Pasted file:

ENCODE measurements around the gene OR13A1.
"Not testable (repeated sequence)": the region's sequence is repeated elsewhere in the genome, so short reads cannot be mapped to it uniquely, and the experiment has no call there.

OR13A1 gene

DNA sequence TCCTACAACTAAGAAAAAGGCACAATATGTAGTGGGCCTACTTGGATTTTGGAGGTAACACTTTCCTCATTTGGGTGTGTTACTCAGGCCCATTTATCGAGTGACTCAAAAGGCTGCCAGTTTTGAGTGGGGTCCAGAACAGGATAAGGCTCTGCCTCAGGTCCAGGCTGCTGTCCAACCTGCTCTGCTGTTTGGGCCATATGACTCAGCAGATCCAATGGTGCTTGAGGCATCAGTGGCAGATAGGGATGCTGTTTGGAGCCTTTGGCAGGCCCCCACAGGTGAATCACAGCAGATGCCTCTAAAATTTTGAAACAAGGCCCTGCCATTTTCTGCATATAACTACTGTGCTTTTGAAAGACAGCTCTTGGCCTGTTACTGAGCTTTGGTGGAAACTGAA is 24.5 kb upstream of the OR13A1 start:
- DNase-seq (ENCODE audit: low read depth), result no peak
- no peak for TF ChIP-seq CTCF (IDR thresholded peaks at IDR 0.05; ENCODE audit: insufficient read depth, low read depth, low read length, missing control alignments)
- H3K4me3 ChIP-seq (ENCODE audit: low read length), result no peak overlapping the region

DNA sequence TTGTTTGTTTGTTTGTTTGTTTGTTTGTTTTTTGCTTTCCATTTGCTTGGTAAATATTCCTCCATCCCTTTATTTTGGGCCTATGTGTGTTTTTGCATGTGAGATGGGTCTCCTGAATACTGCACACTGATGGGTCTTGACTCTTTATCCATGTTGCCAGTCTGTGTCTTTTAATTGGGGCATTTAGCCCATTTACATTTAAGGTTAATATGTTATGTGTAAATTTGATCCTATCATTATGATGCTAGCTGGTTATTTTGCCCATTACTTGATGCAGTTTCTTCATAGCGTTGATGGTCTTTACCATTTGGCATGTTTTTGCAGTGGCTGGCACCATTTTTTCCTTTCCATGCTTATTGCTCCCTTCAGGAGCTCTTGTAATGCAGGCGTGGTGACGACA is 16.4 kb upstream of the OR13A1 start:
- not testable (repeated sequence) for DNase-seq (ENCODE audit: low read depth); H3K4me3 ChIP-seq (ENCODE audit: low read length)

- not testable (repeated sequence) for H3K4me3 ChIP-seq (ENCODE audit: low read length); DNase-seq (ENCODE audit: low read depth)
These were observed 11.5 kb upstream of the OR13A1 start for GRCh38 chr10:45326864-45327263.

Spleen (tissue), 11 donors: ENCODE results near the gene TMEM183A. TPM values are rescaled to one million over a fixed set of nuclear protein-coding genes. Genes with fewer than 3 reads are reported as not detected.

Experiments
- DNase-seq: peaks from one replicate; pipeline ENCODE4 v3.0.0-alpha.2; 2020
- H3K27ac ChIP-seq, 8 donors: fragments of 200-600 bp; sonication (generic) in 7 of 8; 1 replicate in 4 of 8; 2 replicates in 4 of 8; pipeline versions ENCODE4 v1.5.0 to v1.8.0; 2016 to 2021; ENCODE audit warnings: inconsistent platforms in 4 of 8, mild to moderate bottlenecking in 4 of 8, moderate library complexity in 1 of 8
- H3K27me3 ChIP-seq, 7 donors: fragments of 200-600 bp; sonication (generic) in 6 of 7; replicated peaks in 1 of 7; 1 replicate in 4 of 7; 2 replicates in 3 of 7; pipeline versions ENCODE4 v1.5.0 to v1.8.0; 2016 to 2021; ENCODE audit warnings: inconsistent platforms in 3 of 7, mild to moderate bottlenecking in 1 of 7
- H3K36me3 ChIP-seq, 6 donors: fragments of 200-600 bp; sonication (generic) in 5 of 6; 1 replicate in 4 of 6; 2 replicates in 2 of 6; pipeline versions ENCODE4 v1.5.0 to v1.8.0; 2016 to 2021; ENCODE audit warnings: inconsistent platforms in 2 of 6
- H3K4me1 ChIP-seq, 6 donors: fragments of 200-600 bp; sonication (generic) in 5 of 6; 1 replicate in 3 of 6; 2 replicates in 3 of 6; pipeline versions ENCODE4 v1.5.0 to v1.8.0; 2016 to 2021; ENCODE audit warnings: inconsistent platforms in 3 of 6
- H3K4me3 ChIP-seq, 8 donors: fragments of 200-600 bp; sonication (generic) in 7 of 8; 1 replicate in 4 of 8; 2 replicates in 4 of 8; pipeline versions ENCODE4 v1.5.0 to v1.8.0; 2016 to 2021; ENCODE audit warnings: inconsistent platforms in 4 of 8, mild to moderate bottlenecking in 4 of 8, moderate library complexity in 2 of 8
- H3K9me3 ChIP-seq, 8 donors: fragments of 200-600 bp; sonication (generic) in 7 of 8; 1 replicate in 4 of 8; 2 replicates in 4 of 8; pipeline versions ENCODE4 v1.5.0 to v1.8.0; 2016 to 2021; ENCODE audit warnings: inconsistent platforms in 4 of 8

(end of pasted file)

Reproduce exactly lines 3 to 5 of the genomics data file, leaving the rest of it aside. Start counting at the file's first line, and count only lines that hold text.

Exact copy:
OR13A1 gene

DNA sequence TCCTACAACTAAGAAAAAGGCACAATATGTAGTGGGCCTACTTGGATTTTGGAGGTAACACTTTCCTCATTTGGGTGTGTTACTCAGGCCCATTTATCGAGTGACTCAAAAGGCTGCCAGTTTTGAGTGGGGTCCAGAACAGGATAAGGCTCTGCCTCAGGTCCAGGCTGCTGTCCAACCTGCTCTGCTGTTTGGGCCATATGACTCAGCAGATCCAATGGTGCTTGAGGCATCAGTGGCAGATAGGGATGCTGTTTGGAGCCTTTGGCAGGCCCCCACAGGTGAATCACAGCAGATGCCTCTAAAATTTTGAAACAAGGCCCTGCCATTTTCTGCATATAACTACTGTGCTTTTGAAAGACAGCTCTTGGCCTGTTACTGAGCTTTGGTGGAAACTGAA is 24.5 kb upstream of the OR13A1 start:
- DNase-seq (ENCODE audit: low read depth), result no peak